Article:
Title: The Prince of Wales at the Wild West Show

Periodical: The Times

Date: [May 1887]

More metadata
 

THE PRINCE OF WALES AT THE WILD WEST SHOW.

Yesterday was a great day for the Wild West Show, inasmuch as it was marked by a visit from the Prince and Princess of Wales, who, accompanied by their two daughters and a numerous suite, came to witness the first performance given on this side of the Atlantic by Buffalo Bill and his troupe. The performance was private, none of the public being admitted, and was carried out under some disadvantages, inasmuch as the large arena in which the exhibition takes [place is n]ot quite finished, and the ground in parts exceedingly rough. Great efforts had been made to push forward the preparations in view of the occasion and truly remarkable results were obtained. A tan track was laid down, a log hut erected about the centre of the arena, and the realistic rockwork and vegetation in the background artfully grouped, so as to conceal the entrances from the stables. A pavilion had been erected on the north side of the grand stand, where their Royal Highnesses took their places at half-past four. The performance immediately began with a march-past of the entire company, who, mounted on their mustangs, and dressed in full costume—which in the case of the majority of the Indians means none at all—passed by in detachments eight abreast, led by the chiefs, the procession ending with Red Shirt, the Sioux chief, and Mr. Cody. The make up of the Indians differed materially from their usual exterior, seeing that the Sioux had divested themselves of all costume excepting a waist cloth, the deficiency being supplied by a plentiful supply of paint, with which their limbs were besmeared. The favourite colour, or, at any rate, the most "worn," was green. The march past, accompanied by the music of the Cowboy Band, which was stationed behind the Royal party, concluded, a race between Cowboys and Indians followed, in which "Loamwolf" won, and was succeeded by a novel exhibition of speed in crossing country by "pony express." A mounted man rides hard some miles, and then stops, dismounts, remounts a fresh horse and starts again at a gallop in less than 20 seconds. The next item in the programme was of a far more dramatic character. From the lower end of the arena an emigrant train enters, and steadily pursues its way along the track. The train comprises two waggons, containing women and children, with plenty of baggage, and is accompanied by half-a-dozen mounted men. A brief interval elapses, while all goes well, when suddenly a mounted Indian enters, to be speedily followed by others, until some 50 have collected, and then with whoops, startling in their shrillness, the cavalcade makes for the train. They meet with a warm reception, several reskins falling off their horses, apparently shot dead, but numbers tell, and the raiders are about to take possession of the waggons, when cheering is heard from the other end of the arena, and a number of cowboys gallop in armed cap à pie. The scrimmage does not last long. Some hundred blank cartridges are expended and the Indians flee, leaving the dead and wounded on the field. The waggons, escorted by their preservers, pursue their way amid the applause of the Royal party, the bodies get up and walk out, and the ring is clear for the next performance, a very pretty one, consisting of the dancing of a quadrille by four ladies and four gentlemen, all mounted.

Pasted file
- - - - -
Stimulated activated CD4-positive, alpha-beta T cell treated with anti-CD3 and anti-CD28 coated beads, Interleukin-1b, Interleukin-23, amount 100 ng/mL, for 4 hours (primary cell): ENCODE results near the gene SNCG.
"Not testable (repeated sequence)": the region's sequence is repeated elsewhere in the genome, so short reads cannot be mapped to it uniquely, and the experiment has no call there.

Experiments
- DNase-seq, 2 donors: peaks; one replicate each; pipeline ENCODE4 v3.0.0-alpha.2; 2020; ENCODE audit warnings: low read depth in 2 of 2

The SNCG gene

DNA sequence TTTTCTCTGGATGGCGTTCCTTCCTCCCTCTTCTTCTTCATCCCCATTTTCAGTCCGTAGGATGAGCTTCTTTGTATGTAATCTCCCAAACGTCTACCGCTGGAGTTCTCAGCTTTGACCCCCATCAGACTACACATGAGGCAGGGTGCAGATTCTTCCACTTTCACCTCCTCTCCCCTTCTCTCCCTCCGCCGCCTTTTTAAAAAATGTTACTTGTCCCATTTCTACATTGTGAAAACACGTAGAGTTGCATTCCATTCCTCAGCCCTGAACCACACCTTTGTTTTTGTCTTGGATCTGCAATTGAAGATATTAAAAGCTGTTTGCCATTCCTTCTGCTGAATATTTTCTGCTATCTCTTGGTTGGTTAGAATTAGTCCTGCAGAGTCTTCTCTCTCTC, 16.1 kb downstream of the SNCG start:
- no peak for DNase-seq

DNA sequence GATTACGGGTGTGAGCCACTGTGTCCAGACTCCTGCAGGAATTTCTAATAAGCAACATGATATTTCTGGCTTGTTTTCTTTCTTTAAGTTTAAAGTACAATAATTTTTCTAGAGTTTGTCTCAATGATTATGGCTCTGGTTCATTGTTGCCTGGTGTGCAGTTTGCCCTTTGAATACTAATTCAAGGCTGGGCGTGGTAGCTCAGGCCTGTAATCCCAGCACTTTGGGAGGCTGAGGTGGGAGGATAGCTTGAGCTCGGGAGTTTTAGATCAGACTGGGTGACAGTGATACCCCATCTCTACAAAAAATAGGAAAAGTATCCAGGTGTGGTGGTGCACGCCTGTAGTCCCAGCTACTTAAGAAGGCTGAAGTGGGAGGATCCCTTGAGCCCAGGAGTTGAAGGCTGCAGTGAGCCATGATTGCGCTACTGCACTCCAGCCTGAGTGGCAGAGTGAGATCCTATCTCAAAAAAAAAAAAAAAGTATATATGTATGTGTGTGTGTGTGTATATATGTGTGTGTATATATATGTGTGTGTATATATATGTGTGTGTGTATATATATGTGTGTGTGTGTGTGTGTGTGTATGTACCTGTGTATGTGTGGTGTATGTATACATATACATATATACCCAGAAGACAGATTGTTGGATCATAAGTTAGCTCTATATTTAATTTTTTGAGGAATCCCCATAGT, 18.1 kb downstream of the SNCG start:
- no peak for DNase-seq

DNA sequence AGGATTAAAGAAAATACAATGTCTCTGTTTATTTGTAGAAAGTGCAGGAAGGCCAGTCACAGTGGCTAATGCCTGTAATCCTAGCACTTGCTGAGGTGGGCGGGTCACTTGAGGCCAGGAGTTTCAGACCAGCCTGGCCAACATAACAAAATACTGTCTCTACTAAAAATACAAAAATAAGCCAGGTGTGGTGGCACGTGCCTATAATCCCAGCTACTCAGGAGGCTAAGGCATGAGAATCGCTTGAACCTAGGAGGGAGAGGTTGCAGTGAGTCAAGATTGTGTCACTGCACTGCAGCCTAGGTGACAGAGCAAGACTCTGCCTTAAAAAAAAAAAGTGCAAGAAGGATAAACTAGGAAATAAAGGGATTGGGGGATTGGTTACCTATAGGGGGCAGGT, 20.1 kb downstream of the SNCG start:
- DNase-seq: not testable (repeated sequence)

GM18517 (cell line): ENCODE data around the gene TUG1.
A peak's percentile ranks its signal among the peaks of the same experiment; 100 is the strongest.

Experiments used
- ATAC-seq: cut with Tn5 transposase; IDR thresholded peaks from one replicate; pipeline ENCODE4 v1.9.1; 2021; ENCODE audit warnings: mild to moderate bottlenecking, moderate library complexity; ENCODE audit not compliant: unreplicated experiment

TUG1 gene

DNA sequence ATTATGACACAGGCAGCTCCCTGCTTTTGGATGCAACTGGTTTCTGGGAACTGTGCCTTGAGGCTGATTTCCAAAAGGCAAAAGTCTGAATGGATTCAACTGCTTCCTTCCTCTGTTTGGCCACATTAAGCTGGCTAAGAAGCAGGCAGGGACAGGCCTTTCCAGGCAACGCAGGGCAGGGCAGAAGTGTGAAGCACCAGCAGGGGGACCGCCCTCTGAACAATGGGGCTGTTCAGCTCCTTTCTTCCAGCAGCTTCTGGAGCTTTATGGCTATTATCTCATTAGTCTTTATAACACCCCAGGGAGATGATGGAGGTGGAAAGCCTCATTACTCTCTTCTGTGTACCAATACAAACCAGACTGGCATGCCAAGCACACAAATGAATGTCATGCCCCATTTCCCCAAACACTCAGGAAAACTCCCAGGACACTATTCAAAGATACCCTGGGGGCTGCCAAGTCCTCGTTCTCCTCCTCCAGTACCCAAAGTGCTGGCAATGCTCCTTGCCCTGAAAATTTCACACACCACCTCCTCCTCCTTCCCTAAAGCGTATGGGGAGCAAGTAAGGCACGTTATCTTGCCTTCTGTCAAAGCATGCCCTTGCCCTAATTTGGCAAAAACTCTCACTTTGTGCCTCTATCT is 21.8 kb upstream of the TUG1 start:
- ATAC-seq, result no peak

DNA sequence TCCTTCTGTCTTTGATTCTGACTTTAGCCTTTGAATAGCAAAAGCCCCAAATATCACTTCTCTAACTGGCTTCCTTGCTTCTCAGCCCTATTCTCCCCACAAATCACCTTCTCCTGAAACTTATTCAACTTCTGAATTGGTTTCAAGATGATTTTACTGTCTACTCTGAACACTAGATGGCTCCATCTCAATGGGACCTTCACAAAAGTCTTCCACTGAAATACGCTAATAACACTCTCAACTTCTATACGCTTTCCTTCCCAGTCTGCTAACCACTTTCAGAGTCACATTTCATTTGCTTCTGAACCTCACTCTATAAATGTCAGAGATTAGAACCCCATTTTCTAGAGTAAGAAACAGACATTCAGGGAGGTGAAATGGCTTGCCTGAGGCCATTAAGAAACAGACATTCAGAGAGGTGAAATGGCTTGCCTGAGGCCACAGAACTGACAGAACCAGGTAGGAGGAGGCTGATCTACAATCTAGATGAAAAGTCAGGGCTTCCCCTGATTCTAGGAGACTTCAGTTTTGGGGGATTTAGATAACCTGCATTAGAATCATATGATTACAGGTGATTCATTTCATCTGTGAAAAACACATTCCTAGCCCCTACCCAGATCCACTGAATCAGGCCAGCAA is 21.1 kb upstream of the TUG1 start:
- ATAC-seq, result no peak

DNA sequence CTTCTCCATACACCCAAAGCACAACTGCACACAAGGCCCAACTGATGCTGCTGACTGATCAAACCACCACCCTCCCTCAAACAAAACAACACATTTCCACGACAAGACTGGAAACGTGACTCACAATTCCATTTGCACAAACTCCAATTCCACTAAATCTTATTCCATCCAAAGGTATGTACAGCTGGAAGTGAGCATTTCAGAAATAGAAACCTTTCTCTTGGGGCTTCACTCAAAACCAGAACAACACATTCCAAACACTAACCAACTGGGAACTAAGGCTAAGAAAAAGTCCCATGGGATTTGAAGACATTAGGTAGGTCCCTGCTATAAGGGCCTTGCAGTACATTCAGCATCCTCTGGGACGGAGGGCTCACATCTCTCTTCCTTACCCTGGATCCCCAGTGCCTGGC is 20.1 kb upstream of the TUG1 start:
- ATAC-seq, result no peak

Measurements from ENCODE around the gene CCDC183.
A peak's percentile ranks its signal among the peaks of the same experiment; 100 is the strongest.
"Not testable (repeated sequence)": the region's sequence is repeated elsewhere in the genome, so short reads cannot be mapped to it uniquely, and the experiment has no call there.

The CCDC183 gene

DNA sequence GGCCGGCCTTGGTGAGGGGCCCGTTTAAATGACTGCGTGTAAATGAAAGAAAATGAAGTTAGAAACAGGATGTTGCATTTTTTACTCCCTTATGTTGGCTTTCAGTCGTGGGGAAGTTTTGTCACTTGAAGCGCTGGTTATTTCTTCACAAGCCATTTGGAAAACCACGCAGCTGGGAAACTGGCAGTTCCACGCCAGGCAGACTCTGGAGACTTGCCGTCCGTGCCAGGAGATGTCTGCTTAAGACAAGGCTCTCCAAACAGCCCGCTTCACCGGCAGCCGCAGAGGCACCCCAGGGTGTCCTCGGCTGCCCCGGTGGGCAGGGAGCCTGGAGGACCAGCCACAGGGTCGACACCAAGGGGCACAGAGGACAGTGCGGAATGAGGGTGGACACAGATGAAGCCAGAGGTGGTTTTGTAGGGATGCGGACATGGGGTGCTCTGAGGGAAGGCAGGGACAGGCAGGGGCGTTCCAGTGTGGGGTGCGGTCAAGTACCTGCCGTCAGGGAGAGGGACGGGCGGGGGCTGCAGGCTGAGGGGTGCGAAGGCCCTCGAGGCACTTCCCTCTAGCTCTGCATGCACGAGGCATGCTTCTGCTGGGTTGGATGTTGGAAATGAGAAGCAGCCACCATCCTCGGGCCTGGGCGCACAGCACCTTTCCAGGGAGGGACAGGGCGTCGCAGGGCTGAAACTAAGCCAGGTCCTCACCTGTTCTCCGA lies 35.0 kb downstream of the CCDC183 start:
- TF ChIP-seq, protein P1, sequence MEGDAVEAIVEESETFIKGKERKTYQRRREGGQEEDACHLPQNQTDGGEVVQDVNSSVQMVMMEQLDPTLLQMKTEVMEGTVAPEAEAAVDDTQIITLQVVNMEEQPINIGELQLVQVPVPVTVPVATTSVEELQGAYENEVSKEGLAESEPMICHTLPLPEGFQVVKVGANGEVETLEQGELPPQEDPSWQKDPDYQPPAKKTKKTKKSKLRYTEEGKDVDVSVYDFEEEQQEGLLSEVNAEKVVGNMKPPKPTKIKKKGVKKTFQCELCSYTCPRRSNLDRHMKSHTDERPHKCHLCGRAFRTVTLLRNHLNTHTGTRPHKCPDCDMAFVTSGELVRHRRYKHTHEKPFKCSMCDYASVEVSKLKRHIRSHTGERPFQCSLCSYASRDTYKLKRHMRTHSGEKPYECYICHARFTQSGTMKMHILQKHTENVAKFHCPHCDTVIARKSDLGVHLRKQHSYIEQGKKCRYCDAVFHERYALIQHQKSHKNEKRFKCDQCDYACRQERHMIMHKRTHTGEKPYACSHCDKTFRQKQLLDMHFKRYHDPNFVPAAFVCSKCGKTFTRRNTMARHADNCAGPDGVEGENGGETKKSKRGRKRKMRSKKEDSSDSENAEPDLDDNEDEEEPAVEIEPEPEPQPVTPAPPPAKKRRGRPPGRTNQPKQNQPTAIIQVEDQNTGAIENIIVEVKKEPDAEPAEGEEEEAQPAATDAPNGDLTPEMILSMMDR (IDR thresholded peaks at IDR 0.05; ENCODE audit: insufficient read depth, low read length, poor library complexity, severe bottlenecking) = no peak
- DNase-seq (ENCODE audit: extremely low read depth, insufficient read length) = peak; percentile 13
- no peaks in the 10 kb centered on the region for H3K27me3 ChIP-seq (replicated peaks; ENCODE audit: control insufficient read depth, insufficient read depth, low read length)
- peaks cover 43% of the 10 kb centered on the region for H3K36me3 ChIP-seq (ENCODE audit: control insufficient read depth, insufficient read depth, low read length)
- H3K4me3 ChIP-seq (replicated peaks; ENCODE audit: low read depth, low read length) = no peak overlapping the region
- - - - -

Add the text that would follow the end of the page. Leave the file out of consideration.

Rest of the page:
The first sensation in yesterday's performance was caused by the marvellous shooting of Miss Annie Oakley, who, if we mistake not, claims to be the champion shot of America. The feats performed by this little lady are the more remarkable, since they are all performed with a pea rifle, rendering her unerring aim more wonderful still. Among the numerous feats performed by Miss Oakley was one which seemed especially remarkable. Placing her rifle on the ground, she throws two glass balls in the air, and, picking up the rifle, fires and breaks both before they reach the ground. This marvellous "shootist" also hits moving things, adding to the difficulty of her feats by pushing the muzzle of the rifle through a card, so as to render the sight useless; and also firing over her shoulder, and aiming by aid of a hand looking-glass. On the conclusion of these remarkable feats, the Princess of Wales sent for Miss Oakley, and shook hands with her.

Title: The Prince of Wales at the Wild West Show

Periodical: The Times

Source: Buffalo Bill Center of the West; MS6, William F. Cody collection, MS6.3681.004.06 (Oakley scrapbook)

Date: [May 1887]

Keywords: Ambushes and surprises American frontier American Indians Bands (Music) Command performances Cowboys Emigrants Firearms Historical reenactments Horses Indians of North America Lakota Indians Pony express Sharpshooters Shooting Targets (Shooting) Traveling exhibitions Wagon trains

People: Alexandra, Queen, consort of Edward VII, King of Great Britain, 1844-1925 Edward VII, King of Great Britain, 1841-1910 Oakley, Annie, 1860-1926 Red Shirt, 1845?-1925

Sponsor: This project is supported in part by a grant from the National Endowment for the Humanities and the Geraldine W. & Robert J. Dellenback Foundation.

Editorial Statement | Conditions of Use

TEI encoded XML: View wfc.nsp13207.xml

Back to top